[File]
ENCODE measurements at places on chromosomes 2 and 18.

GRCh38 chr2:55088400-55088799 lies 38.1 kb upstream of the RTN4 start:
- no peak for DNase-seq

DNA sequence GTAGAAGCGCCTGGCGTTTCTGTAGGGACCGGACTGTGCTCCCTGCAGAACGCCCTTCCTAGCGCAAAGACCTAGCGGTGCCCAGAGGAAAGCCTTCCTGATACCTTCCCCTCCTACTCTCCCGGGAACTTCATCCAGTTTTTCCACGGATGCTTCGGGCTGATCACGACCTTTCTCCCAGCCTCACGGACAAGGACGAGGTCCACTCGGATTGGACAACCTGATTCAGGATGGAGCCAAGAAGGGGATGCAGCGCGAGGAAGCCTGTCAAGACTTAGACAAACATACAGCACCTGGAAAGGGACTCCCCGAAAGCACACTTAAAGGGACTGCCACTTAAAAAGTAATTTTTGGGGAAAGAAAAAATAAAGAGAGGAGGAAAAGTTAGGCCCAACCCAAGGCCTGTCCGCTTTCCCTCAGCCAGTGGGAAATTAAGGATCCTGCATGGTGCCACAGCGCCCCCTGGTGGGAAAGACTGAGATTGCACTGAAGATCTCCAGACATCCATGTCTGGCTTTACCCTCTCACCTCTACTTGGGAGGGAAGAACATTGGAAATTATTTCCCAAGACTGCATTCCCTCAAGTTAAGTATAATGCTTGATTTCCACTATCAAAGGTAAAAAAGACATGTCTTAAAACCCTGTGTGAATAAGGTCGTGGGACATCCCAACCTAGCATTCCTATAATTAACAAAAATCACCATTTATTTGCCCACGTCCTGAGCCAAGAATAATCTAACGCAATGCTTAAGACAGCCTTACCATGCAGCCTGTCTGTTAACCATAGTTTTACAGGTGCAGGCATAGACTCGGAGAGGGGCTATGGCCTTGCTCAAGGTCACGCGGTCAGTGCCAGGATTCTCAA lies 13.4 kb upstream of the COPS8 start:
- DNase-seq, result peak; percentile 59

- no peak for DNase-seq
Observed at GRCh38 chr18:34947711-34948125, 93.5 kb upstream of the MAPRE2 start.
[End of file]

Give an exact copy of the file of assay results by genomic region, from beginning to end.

ENCODE measurements at places on chromosomes 2 and 18.

GRCh38 chr2:55088400-55088799 lies 38.1 kb upstream of the RTN4 start:
- no peak for DNase-seq

DNA sequence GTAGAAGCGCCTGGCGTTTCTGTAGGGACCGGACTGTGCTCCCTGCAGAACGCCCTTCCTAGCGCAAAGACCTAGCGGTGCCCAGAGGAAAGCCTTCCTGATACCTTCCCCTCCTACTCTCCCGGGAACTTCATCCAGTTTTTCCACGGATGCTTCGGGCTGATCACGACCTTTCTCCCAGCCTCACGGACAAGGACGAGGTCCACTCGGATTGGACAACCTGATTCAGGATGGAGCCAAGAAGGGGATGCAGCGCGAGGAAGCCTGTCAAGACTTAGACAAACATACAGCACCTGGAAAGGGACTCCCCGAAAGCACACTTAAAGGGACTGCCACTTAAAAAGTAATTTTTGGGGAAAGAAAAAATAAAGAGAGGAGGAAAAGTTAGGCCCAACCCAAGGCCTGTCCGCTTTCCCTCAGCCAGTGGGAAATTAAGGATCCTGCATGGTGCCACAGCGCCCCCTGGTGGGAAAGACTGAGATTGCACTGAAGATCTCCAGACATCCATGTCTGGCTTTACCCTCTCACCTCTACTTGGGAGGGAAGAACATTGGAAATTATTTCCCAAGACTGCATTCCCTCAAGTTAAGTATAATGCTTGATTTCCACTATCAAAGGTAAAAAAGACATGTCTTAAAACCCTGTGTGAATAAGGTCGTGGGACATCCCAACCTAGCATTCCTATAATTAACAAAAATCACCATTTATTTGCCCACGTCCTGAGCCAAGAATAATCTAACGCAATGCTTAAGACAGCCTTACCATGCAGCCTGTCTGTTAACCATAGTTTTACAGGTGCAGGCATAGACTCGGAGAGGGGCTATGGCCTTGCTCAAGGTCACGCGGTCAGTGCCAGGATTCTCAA lies 13.4 kb upstream of the COPS8 start:
- DNase-seq, result peak; percentile 59

- no peak for DNase-seq
Observed at GRCh38 chr18:34947711-34948125, 93.5 kb upstream of the MAPRE2 start.